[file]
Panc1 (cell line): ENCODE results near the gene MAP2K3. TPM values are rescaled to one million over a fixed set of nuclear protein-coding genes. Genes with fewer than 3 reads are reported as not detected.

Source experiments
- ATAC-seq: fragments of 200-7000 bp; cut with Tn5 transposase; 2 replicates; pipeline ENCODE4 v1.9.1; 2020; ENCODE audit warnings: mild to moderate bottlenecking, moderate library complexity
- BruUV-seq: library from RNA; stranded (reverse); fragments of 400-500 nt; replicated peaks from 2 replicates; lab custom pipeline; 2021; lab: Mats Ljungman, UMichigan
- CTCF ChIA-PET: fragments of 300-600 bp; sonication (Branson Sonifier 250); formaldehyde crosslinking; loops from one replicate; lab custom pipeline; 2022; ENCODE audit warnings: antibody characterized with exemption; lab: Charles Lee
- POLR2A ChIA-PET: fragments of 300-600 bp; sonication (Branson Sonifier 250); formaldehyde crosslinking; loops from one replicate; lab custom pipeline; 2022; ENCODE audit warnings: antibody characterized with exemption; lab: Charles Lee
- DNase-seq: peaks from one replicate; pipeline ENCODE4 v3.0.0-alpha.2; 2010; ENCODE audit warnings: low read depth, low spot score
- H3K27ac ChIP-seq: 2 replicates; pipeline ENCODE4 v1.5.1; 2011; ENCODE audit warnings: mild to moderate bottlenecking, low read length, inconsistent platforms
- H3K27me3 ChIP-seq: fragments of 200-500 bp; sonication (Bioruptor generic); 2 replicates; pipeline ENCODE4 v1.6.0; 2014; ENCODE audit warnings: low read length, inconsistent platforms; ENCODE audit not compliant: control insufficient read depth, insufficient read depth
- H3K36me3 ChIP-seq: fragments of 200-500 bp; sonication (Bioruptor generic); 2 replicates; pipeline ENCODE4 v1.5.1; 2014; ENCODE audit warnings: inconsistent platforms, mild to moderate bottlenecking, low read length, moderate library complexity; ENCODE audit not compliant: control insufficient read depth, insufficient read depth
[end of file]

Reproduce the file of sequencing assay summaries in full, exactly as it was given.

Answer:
Panc1 (cell line): ENCODE results near the gene MAP2K3. TPM values are rescaled to one million over a fixed set of nuclear protein-coding genes. Genes with fewer than 3 reads are reported as not detected.

Source experiments
- ATAC-seq: fragments of 200-7000 bp; cut with Tn5 transposase; 2 replicates; pipeline ENCODE4 v1.9.1; 2020; ENCODE audit warnings: mild to moderate bottlenecking, moderate library complexity
- BruUV-seq: library from RNA; stranded (reverse); fragments of 400-500 nt; replicated peaks from 2 replicates; lab custom pipeline; 2021; lab: Mats Ljungman, UMichigan
- CTCF ChIA-PET: fragments of 300-600 bp; sonication (Branson Sonifier 250); formaldehyde crosslinking; loops from one replicate; lab custom pipeline; 2022; ENCODE audit warnings: antibody characterized with exemption; lab: Charles Lee
- POLR2A ChIA-PET: fragments of 300-600 bp; sonication (Branson Sonifier 250); formaldehyde crosslinking; loops from one replicate; lab custom pipeline; 2022; ENCODE audit warnings: antibody characterized with exemption; lab: Charles Lee
- DNase-seq: peaks from one replicate; pipeline ENCODE4 v3.0.0-alpha.2; 2010; ENCODE audit warnings: low read depth, low spot score
- H3K27ac ChIP-seq: 2 replicates; pipeline ENCODE4 v1.5.1; 2011; ENCODE audit warnings: mild to moderate bottlenecking, low read length, inconsistent platforms
- H3K27me3 ChIP-seq: fragments of 200-500 bp; sonication (Bioruptor generic); 2 replicates; pipeline ENCODE4 v1.6.0; 2014; ENCODE audit warnings: low read length, inconsistent platforms; ENCODE audit not compliant: control insufficient read depth, insufficient read depth
- H3K36me3 ChIP-seq: fragments of 200-500 bp; sonication (Bioruptor generic); 2 replicates; pipeline ENCODE4 v1.5.1; 2014; ENCODE audit warnings: inconsistent platforms, mild to moderate bottlenecking, low read length, moderate library complexity; ENCODE audit not compliant: control insufficient read depth, insufficient read depth